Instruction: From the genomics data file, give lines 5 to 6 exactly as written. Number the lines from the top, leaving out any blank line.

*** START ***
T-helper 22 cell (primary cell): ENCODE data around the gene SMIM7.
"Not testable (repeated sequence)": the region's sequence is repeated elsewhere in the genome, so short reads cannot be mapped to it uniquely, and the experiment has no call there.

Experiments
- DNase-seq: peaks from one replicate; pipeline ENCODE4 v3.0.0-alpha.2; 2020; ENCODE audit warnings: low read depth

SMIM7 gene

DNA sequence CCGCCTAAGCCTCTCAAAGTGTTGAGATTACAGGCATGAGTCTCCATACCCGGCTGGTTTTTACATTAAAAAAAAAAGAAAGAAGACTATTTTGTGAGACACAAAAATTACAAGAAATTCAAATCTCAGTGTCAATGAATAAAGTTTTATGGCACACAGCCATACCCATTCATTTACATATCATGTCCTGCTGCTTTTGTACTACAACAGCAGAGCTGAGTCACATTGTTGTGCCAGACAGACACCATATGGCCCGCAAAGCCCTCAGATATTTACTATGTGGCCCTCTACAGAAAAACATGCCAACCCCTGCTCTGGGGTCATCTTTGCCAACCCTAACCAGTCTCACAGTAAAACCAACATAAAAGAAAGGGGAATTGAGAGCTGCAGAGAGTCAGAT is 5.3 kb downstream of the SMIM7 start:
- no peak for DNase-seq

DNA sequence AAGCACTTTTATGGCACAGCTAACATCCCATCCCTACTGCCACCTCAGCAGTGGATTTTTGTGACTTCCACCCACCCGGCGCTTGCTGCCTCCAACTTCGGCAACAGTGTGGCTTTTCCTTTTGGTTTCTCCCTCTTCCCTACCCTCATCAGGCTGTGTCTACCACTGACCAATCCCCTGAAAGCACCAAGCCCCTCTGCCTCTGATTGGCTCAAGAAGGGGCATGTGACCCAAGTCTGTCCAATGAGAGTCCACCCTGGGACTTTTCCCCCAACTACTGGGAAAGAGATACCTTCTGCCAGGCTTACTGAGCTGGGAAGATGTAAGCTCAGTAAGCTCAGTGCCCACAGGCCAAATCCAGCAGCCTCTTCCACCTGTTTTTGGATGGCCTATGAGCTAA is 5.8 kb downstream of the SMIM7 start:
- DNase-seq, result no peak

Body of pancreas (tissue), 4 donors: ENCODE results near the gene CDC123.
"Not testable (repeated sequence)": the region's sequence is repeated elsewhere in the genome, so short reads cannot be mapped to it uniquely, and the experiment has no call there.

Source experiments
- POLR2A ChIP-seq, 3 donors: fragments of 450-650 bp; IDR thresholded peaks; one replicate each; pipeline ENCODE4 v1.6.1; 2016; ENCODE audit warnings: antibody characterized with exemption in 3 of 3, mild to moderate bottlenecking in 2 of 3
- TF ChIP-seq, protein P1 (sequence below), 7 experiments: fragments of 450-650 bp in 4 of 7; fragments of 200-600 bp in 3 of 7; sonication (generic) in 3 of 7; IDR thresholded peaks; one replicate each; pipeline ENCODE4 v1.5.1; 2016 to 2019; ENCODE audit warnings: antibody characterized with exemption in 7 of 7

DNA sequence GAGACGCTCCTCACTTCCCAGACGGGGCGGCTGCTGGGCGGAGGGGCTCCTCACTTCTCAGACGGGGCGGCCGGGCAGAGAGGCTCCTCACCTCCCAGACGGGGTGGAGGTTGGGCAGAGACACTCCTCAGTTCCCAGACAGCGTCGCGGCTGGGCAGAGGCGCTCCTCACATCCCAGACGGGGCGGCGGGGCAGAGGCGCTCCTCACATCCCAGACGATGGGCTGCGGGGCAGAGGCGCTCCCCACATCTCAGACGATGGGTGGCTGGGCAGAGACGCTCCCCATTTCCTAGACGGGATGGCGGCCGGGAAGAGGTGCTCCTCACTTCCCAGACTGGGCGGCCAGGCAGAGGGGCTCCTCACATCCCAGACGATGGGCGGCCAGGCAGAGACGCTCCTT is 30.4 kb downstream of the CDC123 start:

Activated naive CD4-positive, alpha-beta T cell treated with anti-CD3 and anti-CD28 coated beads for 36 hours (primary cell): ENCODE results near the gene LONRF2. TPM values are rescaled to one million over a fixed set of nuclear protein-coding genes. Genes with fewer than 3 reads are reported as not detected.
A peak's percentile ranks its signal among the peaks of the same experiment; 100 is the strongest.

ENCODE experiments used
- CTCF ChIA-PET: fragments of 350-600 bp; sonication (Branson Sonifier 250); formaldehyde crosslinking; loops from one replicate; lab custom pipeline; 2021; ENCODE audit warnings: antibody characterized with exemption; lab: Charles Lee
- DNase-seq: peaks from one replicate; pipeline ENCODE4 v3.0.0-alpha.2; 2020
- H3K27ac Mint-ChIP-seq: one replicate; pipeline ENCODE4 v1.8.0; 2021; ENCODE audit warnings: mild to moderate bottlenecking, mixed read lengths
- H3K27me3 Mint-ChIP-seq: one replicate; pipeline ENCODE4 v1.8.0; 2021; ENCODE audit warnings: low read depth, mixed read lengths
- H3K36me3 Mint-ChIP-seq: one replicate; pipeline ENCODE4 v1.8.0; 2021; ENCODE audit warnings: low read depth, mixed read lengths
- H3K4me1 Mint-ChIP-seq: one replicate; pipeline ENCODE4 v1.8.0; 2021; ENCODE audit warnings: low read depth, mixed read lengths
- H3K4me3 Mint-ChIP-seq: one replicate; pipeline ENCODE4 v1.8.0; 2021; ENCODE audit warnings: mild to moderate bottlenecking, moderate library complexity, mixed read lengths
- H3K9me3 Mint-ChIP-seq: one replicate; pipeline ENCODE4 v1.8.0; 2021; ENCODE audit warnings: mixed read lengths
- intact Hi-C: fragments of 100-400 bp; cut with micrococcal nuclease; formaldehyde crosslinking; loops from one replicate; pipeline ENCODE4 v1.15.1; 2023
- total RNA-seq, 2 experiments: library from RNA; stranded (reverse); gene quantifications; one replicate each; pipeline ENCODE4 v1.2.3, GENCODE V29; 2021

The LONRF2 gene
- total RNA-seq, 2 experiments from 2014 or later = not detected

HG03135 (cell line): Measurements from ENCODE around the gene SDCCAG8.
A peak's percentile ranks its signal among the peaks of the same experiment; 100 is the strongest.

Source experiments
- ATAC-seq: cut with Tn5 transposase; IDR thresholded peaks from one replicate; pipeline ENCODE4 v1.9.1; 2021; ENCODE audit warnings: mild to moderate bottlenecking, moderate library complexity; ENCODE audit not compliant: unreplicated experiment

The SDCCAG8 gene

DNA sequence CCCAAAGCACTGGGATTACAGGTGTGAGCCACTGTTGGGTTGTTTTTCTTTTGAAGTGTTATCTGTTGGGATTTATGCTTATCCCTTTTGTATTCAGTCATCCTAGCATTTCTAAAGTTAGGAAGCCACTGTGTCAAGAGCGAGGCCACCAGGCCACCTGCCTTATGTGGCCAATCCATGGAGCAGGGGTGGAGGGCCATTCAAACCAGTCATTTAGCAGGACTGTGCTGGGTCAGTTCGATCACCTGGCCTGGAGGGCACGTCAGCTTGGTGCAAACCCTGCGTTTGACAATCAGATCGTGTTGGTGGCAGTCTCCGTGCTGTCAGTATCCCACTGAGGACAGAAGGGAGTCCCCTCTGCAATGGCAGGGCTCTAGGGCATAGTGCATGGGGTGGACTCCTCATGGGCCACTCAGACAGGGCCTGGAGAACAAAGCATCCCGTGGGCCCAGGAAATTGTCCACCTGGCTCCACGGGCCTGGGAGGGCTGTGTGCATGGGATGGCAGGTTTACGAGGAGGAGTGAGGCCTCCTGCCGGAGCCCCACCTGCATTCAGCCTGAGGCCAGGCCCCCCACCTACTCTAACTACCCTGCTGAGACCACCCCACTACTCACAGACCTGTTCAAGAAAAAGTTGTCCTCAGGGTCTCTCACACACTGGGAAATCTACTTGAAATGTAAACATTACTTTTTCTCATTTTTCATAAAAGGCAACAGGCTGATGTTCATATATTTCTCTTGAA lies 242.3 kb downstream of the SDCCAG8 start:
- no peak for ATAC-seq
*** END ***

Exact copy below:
SMIM7 gene

DNA sequence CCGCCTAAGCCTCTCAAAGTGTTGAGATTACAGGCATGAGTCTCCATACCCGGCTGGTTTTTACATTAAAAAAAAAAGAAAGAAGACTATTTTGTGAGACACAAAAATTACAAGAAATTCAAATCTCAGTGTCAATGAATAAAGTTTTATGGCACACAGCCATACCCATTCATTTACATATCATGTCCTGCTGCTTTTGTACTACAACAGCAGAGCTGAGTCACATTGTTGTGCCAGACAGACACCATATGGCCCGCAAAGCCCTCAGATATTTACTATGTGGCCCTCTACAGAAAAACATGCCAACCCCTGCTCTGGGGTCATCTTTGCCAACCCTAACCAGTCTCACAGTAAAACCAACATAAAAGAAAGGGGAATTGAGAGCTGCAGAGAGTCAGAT is 5.3 kb downstream of the SMIM7 start: